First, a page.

On Friday, Sept. 27, the low-lying island nation of the Maldives will be given the date of its extinction; notice of a death by drowning. It will come in the form of a prediction for future sea-level rise in a landmark report on global warming by the world’s climate scientists. On current trends, anything more than three generations will feel like a reprieve.
On the packed streets of Male’, the mini-Manhattan that serves as the Maldives’ island capital, there is a political clamor. But, perhaps surprisingly, the cause is not worry about the existential threat posed by the rising seas but over accusations of corruption and vote-buying in the presidential election.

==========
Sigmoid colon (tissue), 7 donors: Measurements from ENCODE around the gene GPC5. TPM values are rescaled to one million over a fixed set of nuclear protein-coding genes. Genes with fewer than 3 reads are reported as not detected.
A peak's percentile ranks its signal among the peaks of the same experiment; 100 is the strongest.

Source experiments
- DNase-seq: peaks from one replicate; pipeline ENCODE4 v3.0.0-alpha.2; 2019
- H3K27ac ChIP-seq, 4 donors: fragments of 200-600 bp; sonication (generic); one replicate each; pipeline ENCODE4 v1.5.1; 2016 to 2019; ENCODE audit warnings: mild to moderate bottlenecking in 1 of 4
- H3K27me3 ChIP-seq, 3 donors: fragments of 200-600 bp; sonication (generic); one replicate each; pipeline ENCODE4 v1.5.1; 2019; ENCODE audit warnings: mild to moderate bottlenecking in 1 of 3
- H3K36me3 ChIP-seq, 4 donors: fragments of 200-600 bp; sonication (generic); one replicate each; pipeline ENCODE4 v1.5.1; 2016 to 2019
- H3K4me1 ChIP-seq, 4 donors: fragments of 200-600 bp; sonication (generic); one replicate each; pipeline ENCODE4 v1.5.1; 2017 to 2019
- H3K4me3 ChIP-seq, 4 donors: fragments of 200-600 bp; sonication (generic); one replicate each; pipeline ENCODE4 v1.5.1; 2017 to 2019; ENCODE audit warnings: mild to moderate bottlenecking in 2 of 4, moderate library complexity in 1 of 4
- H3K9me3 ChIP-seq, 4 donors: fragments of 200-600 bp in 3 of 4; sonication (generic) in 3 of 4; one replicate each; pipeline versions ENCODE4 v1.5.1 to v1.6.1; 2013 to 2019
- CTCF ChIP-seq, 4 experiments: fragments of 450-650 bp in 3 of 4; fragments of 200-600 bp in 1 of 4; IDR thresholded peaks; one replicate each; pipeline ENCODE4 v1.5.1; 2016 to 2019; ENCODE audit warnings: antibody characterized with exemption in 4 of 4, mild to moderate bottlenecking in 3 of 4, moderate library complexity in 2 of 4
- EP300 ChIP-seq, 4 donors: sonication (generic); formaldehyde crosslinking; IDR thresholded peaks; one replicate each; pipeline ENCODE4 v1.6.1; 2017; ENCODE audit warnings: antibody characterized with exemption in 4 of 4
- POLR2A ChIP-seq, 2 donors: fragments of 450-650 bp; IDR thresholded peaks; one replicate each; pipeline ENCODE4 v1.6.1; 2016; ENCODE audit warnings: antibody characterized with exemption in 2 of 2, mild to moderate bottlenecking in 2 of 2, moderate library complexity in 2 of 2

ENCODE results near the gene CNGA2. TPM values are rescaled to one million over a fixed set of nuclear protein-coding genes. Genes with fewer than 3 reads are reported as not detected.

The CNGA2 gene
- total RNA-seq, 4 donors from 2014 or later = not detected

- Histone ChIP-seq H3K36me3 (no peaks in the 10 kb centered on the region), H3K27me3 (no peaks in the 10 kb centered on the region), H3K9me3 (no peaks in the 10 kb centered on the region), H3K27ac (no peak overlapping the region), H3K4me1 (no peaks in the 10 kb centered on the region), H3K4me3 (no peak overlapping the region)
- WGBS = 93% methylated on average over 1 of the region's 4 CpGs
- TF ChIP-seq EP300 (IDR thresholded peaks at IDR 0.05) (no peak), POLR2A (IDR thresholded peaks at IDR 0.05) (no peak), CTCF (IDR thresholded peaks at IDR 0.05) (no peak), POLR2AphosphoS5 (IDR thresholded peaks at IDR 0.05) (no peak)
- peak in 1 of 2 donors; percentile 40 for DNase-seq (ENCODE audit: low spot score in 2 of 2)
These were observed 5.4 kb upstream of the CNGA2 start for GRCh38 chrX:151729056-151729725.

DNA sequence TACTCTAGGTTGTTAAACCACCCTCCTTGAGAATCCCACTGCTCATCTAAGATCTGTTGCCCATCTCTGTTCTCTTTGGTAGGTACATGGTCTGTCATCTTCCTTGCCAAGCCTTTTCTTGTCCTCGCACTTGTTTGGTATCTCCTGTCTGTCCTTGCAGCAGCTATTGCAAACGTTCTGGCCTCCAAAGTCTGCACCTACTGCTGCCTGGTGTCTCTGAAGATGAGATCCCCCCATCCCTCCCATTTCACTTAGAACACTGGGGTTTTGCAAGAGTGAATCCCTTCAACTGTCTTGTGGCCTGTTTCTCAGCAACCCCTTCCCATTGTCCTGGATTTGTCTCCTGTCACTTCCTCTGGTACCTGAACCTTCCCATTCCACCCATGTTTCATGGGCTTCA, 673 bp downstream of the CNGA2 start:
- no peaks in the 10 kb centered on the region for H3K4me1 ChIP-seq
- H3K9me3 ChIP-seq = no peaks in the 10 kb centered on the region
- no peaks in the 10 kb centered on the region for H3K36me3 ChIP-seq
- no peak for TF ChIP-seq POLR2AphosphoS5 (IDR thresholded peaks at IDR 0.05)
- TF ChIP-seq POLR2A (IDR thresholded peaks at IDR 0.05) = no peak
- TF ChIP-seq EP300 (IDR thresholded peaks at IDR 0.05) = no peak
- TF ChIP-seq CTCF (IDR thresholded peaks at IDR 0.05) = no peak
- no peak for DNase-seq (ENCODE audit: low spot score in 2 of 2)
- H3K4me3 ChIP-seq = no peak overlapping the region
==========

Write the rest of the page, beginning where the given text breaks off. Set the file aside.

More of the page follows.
Mohamed Nasheed, the nation’s first freely elected leader and darling of the west for his warnings about climate change, was expected to be restored to the presidency in this month’s elections. However, the vote that was supposed to restore Nasheed to the…
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